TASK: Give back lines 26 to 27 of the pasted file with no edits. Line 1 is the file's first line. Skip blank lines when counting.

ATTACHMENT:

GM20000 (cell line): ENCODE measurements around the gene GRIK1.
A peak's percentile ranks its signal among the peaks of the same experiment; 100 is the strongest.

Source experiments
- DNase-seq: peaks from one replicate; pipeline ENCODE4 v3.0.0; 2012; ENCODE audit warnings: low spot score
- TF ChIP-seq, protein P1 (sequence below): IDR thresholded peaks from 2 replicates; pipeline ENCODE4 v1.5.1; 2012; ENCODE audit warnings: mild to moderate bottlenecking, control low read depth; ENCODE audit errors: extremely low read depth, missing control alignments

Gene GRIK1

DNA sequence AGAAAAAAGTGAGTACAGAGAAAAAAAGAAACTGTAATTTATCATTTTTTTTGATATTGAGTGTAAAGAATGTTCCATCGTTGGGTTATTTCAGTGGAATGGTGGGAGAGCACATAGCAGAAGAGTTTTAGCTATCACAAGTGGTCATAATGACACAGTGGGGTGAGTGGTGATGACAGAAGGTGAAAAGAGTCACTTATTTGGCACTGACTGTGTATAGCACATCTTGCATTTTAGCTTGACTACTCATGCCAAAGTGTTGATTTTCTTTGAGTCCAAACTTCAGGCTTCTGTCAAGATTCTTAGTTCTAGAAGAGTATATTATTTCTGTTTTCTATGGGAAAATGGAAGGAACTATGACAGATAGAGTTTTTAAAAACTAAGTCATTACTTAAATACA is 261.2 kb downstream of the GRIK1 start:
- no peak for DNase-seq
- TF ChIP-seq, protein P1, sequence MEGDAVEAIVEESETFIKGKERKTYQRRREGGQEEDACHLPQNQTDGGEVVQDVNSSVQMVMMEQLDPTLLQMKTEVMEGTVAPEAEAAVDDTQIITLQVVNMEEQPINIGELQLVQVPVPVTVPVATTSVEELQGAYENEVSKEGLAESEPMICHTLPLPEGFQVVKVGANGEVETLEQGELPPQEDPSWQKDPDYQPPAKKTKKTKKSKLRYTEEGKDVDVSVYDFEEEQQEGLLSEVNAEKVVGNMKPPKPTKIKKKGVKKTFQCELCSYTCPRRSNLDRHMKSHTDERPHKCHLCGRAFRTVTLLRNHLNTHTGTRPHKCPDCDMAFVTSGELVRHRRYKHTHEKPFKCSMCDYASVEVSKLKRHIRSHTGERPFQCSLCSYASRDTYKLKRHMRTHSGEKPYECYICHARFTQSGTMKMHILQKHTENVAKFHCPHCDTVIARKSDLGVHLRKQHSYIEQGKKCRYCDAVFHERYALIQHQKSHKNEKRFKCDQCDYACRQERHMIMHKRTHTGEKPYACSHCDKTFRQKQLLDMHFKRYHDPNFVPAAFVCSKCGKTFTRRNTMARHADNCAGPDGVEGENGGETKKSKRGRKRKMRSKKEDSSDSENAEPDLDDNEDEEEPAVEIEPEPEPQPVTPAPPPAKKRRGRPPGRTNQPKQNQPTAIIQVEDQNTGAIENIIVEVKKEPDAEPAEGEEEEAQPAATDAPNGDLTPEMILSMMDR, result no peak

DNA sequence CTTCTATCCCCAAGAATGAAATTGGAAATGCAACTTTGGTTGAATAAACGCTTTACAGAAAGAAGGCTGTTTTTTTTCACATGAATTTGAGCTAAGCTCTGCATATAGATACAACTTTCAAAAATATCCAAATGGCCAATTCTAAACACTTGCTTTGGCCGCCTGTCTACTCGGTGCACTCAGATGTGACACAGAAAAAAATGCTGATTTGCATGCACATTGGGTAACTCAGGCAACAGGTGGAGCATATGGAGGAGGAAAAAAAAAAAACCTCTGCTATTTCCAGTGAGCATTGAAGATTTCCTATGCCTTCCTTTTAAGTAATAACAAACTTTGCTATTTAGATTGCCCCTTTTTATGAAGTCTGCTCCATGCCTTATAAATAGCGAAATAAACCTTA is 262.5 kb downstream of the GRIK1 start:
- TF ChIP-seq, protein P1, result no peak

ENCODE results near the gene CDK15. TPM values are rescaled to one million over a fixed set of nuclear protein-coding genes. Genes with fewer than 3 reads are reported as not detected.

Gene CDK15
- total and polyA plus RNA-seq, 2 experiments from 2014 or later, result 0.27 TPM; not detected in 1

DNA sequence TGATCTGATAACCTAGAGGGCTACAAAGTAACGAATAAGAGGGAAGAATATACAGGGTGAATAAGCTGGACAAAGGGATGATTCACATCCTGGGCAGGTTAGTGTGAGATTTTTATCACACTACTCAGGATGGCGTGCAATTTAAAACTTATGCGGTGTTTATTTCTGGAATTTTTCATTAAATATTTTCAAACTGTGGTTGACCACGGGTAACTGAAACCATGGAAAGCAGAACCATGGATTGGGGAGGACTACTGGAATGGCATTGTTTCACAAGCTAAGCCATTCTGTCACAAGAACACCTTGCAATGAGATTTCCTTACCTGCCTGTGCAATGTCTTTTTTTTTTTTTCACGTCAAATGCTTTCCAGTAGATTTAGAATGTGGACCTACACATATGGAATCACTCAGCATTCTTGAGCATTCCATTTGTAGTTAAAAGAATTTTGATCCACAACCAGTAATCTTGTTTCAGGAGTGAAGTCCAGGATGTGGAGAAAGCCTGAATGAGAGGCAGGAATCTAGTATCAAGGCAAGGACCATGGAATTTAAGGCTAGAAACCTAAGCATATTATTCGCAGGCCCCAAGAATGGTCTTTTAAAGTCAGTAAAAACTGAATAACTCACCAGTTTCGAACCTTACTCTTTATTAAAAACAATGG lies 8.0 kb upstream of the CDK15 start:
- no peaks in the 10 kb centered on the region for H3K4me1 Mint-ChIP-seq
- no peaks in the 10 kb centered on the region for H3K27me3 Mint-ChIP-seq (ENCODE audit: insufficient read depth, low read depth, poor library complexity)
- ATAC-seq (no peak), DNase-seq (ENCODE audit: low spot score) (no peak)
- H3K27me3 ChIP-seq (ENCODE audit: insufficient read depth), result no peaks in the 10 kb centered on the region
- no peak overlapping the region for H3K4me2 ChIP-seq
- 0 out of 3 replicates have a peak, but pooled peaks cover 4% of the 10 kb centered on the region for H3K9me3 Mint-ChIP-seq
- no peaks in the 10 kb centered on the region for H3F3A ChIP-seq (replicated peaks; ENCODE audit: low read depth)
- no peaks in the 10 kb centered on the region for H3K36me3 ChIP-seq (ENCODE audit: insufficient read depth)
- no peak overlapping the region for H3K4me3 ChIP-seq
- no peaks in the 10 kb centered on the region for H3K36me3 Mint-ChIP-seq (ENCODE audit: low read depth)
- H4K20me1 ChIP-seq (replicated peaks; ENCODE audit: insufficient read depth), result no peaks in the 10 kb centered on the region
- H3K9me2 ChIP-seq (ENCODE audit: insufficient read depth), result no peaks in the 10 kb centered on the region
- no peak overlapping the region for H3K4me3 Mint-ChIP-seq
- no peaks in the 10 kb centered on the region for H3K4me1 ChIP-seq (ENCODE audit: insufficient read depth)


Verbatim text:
- H4K20me1 ChIP-seq (replicated peaks; ENCODE audit: insufficient read depth), result no peaks in the 10 kb centered on the region
- H3K9me2 ChIP-seq (ENCODE audit: insufficient read depth), result no peaks in the 10 kb centered on the region